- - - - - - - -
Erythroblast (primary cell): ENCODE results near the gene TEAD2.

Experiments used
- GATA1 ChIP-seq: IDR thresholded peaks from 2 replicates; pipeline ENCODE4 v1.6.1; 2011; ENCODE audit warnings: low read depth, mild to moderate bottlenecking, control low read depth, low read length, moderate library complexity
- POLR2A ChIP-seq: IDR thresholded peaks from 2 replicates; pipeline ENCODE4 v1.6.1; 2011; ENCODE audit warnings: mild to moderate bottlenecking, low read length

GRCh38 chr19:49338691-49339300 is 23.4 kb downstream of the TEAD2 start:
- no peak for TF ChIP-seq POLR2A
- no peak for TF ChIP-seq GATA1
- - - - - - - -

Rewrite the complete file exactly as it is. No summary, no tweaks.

Erythroblast (primary cell): ENCODE results near the gene TEAD2.

Experiments used
- GATA1 ChIP-seq: IDR thresholded peaks from 2 replicates; pipeline ENCODE4 v1.6.1; 2011; ENCODE audit warnings: low read depth, mild to moderate bottlenecking, control low read depth, low read length, moderate library complexity
- POLR2A ChIP-seq: IDR thresholded peaks from 2 replicates; pipeline ENCODE4 v1.6.1; 2011; ENCODE audit warnings: mild to moderate bottlenecking, low read length

GRCh38 chr19:49338691-49339300 is 23.4 kb downstream of the TEAD2 start:
- no peak for TF ChIP-seq POLR2A
- no peak for TF ChIP-seq GATA1